(Or was it the worst? I forget...)
Android does provide a meaningful alternative, but I don't see it providing overall a better mass market alternative in some areas. If a security hole is found in the OS, how quickly will it get to every Android phone once patched by Google? That is not an answerable question, because it's simply not possible with the current setup to do so.
Also, no OS upgrade on an iPhone is forced. Never has been, and shows no signs of changing. Hell, iOS even asks if it's okay to update carrier settings.
And no, the fragmentation issue is not FUD. It's real, and thankfully Google agrees. The Android developers at my job are very happy with the Google Play Services API changes, as we have a product already shipping that will improve in the next major version. Fragmentation is why our Android team is larger engineering wise. It has a real cost to my business. We personally don't care to get deep into the open arguments, we just want a good platform to ship our product on. And again, credit to Google for addressing some of the pain points, but it's being done not in an open way. I doubt the source to GPSAPIs will ever be released. So going back to the point of the article, and my first comment, open is not always showing to do good in this example.
Drop the attempts to have an us vs them war with Android vs iOS. The sooner you do, the sooner you realize each side has unique benefits and downsides both can learn from. Clearly Slashdot still has the us vs them mentality so engrained in it, that meaningful commentary still is missing. I'll be taking my leave again for about a year or so and see how things change.
It's great to see Open Source used as a tool to help foster healthy competition where it otherwise may not happen. But it's also potentially bad if the Open Source path leads to worse results for end users.
Take for example the iPhone/Android comparison made. The iPhone took control away from the mobile phone carriers in regards to the device, allowing all iPhone users to see updates all at the same time. It also put a dent in the phone crapware problem. Android has done nether, suffering problems because devices can't be all easily updated. Google today announced that they will be updating APIs through Google Play. All because their attempts to update those APIs at the OS level failed due to carrier and device manufacturers holding up, or never providing OS updates. Google is only regaining control and providing better user experience on Android by becoming more closed, at least when it comes to how they deal with carriers and device manufacturers.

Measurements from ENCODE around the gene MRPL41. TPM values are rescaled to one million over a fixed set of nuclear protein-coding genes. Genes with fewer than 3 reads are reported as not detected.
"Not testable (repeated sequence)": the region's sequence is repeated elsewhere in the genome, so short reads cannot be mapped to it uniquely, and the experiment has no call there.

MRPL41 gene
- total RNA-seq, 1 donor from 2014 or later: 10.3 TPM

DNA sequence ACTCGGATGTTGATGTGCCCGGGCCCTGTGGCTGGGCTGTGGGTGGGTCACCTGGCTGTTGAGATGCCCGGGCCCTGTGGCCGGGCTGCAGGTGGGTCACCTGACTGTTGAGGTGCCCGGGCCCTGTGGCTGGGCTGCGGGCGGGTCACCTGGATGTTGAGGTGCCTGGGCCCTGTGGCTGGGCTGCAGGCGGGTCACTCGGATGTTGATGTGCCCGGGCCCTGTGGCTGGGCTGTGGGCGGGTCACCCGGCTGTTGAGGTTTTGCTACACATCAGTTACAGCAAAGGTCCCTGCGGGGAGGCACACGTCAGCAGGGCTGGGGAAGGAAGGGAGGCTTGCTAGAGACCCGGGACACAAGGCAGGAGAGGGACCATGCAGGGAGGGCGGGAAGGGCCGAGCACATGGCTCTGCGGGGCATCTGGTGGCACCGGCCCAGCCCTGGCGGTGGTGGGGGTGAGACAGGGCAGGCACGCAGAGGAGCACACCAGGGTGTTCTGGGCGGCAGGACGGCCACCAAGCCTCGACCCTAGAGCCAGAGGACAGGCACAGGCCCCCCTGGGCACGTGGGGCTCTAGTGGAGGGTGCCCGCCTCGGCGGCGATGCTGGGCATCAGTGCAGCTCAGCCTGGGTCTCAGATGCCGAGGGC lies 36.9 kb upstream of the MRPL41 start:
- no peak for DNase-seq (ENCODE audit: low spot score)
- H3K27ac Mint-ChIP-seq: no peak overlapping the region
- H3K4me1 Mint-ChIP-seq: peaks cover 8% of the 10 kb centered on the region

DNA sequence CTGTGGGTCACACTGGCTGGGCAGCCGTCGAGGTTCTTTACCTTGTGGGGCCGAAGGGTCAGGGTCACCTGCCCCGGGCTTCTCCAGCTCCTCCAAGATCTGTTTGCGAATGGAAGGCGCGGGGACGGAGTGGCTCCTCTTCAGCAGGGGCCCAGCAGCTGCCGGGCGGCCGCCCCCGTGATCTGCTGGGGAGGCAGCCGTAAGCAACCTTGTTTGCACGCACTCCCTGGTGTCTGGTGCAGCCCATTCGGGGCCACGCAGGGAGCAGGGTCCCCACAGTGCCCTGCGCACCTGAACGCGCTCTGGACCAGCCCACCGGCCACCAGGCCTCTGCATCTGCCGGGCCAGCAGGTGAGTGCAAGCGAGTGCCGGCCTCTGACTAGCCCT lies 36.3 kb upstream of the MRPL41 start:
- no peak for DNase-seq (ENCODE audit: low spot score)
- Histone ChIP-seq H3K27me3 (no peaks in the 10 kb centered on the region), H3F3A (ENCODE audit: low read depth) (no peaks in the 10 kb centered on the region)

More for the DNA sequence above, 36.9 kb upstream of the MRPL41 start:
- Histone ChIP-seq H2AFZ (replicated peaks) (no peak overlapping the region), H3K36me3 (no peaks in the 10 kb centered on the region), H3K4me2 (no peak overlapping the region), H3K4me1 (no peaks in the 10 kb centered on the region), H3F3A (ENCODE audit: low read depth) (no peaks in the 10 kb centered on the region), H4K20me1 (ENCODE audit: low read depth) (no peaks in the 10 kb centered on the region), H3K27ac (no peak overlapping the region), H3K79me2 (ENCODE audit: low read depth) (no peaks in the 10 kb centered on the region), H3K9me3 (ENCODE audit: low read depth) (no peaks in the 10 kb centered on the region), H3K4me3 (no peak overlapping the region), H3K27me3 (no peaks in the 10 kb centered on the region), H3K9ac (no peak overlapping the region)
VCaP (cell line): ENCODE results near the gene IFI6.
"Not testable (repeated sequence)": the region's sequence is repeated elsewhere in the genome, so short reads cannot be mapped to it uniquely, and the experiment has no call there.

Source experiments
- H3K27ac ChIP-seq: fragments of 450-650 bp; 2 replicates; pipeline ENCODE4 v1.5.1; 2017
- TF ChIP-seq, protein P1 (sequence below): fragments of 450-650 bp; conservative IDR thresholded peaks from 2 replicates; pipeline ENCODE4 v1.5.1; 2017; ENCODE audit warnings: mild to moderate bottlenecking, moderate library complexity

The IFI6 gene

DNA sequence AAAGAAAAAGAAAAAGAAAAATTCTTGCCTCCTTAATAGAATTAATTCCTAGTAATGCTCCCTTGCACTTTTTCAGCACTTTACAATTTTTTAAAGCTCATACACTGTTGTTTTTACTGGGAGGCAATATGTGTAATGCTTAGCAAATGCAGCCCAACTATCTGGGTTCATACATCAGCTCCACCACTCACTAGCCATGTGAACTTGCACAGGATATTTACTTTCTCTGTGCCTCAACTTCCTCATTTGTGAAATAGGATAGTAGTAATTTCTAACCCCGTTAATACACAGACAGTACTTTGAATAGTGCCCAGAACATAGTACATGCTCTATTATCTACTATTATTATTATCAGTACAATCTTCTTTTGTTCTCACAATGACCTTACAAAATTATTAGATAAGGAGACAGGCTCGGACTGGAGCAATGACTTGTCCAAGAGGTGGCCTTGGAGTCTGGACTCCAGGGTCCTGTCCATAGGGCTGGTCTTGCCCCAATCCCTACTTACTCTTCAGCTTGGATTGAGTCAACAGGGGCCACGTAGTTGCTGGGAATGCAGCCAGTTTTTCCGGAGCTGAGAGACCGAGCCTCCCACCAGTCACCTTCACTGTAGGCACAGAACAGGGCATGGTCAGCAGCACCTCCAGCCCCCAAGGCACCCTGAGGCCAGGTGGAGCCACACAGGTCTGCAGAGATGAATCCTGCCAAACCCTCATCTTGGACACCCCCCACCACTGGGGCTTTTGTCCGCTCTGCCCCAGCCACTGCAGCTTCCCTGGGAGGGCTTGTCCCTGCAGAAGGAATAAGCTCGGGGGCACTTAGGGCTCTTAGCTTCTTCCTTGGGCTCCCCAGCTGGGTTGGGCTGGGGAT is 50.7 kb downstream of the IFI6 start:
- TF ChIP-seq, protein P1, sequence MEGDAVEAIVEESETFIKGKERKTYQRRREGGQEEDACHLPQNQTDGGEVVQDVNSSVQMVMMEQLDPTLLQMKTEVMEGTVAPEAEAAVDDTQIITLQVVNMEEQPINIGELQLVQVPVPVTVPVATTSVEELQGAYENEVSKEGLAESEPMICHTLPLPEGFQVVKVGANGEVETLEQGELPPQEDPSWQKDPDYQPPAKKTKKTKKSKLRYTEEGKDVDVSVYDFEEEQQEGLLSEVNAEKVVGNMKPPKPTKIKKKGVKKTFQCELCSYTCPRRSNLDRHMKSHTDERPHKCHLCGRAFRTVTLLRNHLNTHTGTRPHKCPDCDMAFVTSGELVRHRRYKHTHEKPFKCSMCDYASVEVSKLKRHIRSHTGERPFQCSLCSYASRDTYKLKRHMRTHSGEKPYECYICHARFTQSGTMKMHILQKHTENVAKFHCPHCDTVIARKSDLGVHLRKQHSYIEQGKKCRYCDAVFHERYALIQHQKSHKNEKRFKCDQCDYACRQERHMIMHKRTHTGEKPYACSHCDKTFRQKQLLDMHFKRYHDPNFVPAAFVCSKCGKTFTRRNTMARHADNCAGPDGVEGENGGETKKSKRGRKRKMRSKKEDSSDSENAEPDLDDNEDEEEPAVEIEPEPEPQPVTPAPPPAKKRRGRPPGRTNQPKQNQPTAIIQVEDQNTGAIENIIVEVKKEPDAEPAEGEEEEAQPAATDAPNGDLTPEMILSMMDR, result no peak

Cue Beethoven Symphony No. 6 in F major, Op. 68, Movement 1, >:)
That's all fine, until the fourth movement starts.
Curiosity, on the other hand, would do fine unless it is unlucky enough to be caught within the blast radius. Note that even if they know now exactly where it will hit, if Curiosity is within the dead zone, they wouldn't be able to do anything about it - it can't move anywhere near fast enough to get out of the way when faced with something this big. The best we'd be able to hope for is that it would be able to get some spectacular shots of the final approach and is able to transmit them fast enough before the end.
That said, assuming it does survive the initial blast (pretty good odds, actually, given just how big a planet really is), having a functional probe on the ground would provide invaluable data about the resulting dust cloud and how it affects the climate.
"...have the Librarian of Congress revisit that decision" != "Make Cell Phone Unlocking Legal"
That is all.
The summary is poor. The petition itself actually states "We ask that the White House ask the Librarian of Congress to rescind this decision, and failing that, champion a bill that makes unlocking permanently legal."